Simcenter Amesim and Simcenter Engineering help manufacturer reduce fuel system design cycle by a year
- Reduce development cycle, costs and risks
- Improve systems integration
- Enhance flight simulators’ fidelity prior to tests
- Promote tool and model consistency
- Avoid late delivery penalties
THE SECRETS OF SUCCESS
- Predict behavior of hydraulic and fuel systems
- Enable hybrid simulation mixing real and virtual components
- Use a unique model throughout the engineering process
Establish collaboration between system design and integration specialists
- Reduced fuel system design cycle by a year and integration period by nine months
Enhanced model management and traceability
Shortened hydraulic system optimization cycle by 3X
Decreased hydraulic system prototype costs by 4X
“The first prototype that we manufacture is to fine-tune the Simcenter Amesim model. The system optimization is performed virtually. That leads to the creation of a new prototype that is very close to optimizing performance.”
“Using thermal, hydraulic, mechanical and fuel equipment capabilities of Simcenter Amesim, we can create a model that enables us to accurately predict the fuel system’s behavior.”
In 1993, NHIndustries, a joint venture between Airbus, Leonardo Helicopters and Fokker Aerostructures, started to design the NH90, a heavy military helicopter. Thirteen years later, it entered into service.
Today, the competition has become so fierce that helicopter manufacturers usually have no more than four years to develop their most sophisticated models.
The pace of technological change has markedly increased. As a result, manufacturers must make the right choices when designing increasingly complex systems.
They have to yearvalidate systems integration earlier in the development process by applying a collaborative modeling approach throughout the design cycle.
Investing in simulation
Airbus Helicopters, part of the Airbus Group, is Europe‘s leading fully integrated aeronautical company, known for its high-performing, cost-effective, safe and comfortable helicopters, such as the H160.
To maintain its leadership position, the company has invested in virtual testing to meet many needs along the development cycle, such as rapid prototyping, desktop simulation, real-time pilot-in-the loop simulation, test rig development and training solutions.
Airbus Helicopters’ simulation policy stipulates that, if possible, a unique model should be used for each component throughout the V-cycle.
To apply this simulation approach to physical system modeling, Airbus Helicopters needed a tool that was highly predictable and could be used to easily integrate models into the real-time environment. The company found such a tool in Simcenter Amesim™ software from product lifecycle management (PLM) specialist Siemens Digital Industries Software.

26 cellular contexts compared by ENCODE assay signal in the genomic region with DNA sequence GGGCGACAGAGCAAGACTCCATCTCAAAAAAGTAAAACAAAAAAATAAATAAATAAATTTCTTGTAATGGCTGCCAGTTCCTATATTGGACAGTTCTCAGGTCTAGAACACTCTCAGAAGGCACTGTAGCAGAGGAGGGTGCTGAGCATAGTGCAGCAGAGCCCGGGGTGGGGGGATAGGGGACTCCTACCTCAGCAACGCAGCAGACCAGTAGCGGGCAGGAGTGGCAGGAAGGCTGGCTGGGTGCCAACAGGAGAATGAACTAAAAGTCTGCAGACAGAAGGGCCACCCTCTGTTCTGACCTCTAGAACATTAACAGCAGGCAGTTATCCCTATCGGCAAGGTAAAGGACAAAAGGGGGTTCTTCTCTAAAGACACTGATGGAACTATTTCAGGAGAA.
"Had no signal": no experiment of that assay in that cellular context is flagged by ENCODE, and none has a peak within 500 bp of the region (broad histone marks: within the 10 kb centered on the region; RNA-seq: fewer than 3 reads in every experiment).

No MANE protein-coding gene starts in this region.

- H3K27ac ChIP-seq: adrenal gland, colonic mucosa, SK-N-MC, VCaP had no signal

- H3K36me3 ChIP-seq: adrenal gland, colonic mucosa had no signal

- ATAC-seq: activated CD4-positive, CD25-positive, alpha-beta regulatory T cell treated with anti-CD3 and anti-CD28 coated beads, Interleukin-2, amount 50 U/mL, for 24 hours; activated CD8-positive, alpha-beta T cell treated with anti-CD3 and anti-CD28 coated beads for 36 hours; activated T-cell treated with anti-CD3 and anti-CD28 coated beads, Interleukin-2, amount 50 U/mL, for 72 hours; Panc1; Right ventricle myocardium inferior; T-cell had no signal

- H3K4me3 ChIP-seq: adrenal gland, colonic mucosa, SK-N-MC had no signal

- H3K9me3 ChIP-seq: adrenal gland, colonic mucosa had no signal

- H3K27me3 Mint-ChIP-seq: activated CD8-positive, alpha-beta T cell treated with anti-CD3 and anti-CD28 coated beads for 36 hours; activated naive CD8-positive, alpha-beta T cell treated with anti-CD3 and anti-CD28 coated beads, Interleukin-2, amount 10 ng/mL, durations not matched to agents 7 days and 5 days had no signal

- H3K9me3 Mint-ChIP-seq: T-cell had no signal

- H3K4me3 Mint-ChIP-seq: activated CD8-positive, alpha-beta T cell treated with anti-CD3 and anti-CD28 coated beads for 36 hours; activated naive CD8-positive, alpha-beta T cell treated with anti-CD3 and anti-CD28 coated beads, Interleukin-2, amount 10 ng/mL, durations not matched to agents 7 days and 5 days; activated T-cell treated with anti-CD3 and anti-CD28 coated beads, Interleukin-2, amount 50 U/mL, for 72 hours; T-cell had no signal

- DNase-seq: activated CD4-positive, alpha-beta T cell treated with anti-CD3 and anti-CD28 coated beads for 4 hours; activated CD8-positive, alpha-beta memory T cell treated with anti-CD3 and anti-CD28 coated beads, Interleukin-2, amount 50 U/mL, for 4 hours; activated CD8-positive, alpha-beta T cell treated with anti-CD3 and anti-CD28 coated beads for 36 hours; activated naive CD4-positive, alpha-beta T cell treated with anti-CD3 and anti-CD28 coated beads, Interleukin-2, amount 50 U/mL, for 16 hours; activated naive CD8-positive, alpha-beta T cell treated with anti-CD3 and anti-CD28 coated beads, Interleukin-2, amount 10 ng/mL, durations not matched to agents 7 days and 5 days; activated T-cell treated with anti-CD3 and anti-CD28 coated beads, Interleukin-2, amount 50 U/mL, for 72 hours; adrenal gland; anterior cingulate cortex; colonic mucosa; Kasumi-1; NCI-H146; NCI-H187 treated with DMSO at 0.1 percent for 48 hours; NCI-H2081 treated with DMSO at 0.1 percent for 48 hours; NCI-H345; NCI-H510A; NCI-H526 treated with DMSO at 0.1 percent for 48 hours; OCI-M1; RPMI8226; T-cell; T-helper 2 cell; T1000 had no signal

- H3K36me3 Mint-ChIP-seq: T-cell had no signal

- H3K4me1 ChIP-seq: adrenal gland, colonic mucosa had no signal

Figure 1: The pilot project is aimed at validating the simulation approach in the H160 in order to reduce the fuel system test cycles by a factor of two for the next helicopter models
Reducing hydraulic system prototype costs
Airbus Helicopters has used Simcenter Amesim for hydraulic and air conditioning system simulation since 2007. In 2009, the company extended the use of Simcenter Amesim to thermo-hydraulic component and system modeling.
Prior to adopting Simcenter Amesim, specialists in the hydraulic and flight controls department at Airbus Helicopters were only able to obtain a quasi-static representation of the hydraulic system.
The majority of parameters were determined during the prototype testing phase. Moreover, these hydraulics models were incompatible with a broader co-simulation environment.
To take into account the behavior of the hydraulic circuit in real-time simulation, Airbus Helicopters previously built another model using a specification that a hydraulics specialist had prepared for a supplier
“Simcenter Amesim enabled integration specialists to create easily understandable models that can be shared within our organization.
The unique model can be adapted to our analysis goal, and can be used for system design, controls validation, simulators and test rigs.”
Reducing flight test hours by half
Following the successful use of Simcenter Amesim for hydraulic system design and validation, the company decided to launch a benchmark project aimed at extending this simulation approach to the fuel system.
The integration of the fuel system into the H160 had been mainly validated during intensive test rig sessions and flight tests.
Even though the H160 was nearing entry into service, the goal of this pilot project was to validate this simulation approach for future helicopter models, and enable Airbus Helicopters to reduce the fuel system test cycles by a factor of two.
“I provide information to the design office in order to fine-tune the simulation model and continuously improve our way of working,”says Nicolas Certain, flight test engineer at Airbus Helicopters. “Not only does simulation enable us to reduce test cycles, it also allows us to focus on major issues related to the flight performance.”